Monday, August 01, 2005

Bad poem material

Domestic cats suffer from hyperthyroidism. Since the thyroid concentrates iodine, a standard treatment for serious cases is a single dose of radioactive iodine. (Cats have duplicate thyroid glands, one of which is turned off, so the diseased functional gland gets zapped and the good gland gets turned on.) Because of (probably paranoid) health concerns, the treated cat is isolated for five or so days until the hot iodine decays; in fact, it's kept in a lead-lined box. If you want to visit your cat during that time, you have to do so through a glass wall.

A friend, hearing the above, turned to me and said, "Sorry to say this, but that sounds like the subject of a bad poem."

There's a good poem by Elizabeth Bishop called "Large Bad Picture", but admittedly for the most part bad subject matter makes for bad poetry. Or is that a tautology?

Here's some sure-fire bad poem material: a bird that sings with its wings. Be sure to check out the videos on the left. (In further fascinating bird sound news involving the same ornithologist, the ivory-billed woodpecker observation I noted here has been [following some controversy] accepted after skeptics heard recorded calls and rapping.)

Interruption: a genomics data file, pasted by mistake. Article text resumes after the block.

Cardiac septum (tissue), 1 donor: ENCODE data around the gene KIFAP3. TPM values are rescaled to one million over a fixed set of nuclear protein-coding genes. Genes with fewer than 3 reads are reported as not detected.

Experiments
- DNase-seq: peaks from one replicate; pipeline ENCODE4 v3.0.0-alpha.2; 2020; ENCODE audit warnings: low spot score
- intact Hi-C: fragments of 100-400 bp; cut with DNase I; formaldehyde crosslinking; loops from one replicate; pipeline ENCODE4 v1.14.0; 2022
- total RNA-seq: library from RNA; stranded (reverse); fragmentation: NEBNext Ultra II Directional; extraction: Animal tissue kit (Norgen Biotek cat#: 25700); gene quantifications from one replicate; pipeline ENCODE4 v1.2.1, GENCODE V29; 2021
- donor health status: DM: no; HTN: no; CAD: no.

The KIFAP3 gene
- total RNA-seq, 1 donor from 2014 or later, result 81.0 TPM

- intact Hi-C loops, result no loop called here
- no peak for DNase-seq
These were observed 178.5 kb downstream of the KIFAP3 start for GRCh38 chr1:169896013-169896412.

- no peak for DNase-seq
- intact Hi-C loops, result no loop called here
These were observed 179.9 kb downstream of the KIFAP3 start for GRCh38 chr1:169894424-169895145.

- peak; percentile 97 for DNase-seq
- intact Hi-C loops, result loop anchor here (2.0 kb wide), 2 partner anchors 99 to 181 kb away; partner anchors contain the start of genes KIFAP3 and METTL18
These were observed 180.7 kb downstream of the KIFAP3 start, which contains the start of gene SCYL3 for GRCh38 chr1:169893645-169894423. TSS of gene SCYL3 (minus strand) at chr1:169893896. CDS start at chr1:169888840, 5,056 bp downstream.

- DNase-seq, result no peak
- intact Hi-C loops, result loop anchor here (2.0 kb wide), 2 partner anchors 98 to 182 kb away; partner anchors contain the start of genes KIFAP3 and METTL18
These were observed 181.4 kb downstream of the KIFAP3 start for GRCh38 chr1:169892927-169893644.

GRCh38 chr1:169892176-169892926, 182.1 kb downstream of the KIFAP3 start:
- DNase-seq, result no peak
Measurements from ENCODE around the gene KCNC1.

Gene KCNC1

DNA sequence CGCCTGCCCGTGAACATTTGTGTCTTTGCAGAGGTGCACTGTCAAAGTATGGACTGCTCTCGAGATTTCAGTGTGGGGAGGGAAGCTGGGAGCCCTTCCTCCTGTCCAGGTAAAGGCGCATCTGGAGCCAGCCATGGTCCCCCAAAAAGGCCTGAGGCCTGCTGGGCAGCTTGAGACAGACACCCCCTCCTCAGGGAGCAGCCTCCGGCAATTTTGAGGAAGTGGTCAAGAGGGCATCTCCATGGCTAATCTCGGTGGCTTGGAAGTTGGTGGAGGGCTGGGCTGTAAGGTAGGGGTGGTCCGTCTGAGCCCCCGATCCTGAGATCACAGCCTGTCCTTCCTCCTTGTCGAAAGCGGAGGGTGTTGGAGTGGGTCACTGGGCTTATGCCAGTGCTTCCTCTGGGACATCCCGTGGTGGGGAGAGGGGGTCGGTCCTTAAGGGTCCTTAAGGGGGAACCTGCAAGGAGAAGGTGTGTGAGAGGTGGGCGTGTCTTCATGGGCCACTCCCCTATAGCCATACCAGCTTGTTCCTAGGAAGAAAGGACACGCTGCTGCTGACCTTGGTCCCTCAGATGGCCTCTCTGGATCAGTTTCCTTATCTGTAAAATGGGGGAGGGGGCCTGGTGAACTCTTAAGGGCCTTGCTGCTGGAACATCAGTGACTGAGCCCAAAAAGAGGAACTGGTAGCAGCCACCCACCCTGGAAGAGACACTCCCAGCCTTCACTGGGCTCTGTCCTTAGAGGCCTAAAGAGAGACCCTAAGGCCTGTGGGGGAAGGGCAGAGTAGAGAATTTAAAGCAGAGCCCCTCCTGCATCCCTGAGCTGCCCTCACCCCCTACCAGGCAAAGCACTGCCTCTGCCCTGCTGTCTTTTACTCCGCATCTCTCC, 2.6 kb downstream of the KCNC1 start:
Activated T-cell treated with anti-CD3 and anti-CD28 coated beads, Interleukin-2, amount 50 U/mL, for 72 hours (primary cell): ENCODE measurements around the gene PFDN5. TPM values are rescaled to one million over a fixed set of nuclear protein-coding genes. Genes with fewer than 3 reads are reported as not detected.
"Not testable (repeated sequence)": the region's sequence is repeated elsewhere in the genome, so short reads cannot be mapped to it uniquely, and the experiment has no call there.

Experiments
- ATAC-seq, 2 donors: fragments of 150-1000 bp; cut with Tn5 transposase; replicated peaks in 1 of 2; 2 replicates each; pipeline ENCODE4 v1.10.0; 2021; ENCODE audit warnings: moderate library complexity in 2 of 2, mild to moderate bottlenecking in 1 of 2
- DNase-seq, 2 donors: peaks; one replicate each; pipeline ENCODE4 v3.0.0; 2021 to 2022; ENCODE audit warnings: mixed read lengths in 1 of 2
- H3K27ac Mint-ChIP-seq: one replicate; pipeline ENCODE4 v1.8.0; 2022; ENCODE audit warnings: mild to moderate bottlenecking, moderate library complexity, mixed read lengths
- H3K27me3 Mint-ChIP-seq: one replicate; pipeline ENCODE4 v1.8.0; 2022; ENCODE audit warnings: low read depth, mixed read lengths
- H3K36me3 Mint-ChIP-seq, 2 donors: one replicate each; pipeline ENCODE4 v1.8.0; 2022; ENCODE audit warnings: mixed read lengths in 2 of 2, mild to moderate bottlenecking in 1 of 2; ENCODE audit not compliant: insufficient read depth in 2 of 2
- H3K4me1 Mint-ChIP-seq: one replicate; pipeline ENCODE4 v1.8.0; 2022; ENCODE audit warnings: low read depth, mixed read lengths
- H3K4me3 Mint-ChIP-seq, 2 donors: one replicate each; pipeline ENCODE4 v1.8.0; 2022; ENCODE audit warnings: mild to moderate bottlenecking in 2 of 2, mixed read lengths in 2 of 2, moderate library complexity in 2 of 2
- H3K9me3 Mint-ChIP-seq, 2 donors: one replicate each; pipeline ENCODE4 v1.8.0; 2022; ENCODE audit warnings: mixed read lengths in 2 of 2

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Anonymous Le chien sale said...

They also do this radioactive iodine zapping to human thyroids. They don't put the humans in a lead box, and I would presume it is a larger dose, most humans being larger than cats.
So I presume it is paranoia.

3/8/05 23:43  
Blogger rilkefan said...

The point with humans as I understand it is that they can be trusted to excrete the iodine in a controlled way. You can't tell a sick cat to urinate in the toilet and flush twice.

Also we don't have the extra thyroid so the zappees have to take supplements for life.

4/8/05 08:00  

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